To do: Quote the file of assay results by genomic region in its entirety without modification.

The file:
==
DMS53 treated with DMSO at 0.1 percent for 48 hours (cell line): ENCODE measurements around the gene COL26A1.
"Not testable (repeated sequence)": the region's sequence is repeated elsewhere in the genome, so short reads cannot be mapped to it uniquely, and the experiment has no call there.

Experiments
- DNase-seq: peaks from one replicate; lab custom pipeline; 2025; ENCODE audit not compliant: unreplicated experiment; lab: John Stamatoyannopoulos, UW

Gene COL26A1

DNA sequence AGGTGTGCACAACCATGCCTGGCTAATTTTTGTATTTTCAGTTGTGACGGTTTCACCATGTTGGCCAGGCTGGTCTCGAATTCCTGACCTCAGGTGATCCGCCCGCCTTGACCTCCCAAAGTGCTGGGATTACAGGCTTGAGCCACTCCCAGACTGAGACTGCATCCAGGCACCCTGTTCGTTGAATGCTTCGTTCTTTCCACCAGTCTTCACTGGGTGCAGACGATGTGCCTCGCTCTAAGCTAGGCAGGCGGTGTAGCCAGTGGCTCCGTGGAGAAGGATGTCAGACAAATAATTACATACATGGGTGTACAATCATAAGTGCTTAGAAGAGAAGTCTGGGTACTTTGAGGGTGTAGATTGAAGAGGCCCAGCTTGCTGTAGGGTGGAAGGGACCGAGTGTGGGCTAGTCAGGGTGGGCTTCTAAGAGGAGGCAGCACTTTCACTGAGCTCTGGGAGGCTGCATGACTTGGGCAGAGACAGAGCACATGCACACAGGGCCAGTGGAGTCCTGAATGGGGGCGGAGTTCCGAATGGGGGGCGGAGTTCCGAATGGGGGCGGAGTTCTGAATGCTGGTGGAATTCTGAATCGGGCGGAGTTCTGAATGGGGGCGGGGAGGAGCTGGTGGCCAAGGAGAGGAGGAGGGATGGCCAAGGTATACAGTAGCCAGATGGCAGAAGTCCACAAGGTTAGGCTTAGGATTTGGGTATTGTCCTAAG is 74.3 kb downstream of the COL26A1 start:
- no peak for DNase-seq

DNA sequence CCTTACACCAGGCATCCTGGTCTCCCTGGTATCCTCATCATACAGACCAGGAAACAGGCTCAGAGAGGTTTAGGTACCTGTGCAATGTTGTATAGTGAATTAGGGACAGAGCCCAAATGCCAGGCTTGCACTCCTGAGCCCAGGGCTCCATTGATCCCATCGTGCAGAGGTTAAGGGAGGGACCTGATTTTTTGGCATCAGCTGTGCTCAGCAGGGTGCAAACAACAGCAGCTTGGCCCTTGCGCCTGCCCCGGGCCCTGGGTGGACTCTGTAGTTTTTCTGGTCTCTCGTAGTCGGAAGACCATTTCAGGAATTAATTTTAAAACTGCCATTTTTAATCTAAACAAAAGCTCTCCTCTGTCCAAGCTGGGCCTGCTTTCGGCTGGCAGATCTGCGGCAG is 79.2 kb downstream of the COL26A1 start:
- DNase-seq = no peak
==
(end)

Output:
DMS53 treated with DMSO at 0.1 percent for 48 hours (cell line): ENCODE measurements around the gene COL26A1.
"Not testable (repeated sequence)": the region's sequence is repeated elsewhere in the genome, so short reads cannot be mapped to it uniquely, and the experiment has no call there.

Experiments
- DNase-seq: peaks from one replicate; lab custom pipeline; 2025; ENCODE audit not compliant: unreplicated experiment; lab: John Stamatoyannopoulos, UW

Gene COL26A1

DNA sequence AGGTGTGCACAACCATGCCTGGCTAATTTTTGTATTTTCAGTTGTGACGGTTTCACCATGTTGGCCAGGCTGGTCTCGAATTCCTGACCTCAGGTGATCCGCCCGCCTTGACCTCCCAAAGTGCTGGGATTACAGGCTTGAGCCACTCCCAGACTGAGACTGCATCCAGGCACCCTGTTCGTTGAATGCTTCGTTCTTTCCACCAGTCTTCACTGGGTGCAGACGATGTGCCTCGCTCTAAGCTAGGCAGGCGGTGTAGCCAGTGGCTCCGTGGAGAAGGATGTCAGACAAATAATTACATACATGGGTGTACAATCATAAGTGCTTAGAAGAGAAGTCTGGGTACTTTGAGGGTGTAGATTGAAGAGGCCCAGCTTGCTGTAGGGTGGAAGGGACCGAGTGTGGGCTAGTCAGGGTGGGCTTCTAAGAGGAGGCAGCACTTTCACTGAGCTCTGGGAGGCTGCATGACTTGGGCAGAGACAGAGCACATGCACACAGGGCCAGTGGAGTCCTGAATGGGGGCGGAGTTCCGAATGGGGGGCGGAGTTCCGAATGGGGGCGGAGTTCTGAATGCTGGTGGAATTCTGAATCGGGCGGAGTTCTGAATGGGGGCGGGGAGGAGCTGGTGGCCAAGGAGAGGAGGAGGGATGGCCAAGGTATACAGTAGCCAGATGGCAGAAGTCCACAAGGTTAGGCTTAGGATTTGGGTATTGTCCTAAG is 74.3 kb downstream of the COL26A1 start:
- no peak for DNase-seq

DNA sequence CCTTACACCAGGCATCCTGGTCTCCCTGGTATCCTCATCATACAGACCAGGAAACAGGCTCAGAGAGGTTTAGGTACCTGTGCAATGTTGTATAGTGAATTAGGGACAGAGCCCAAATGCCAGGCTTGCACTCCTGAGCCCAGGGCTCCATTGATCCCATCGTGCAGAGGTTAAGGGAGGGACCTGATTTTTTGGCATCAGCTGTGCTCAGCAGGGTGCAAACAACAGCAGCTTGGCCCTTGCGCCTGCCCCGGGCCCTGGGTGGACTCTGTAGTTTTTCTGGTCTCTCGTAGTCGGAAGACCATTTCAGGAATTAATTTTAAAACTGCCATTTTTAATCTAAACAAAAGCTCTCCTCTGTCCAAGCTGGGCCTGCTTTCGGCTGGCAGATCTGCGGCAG is 79.2 kb downstream of the COL26A1 start:
- DNase-seq = no peak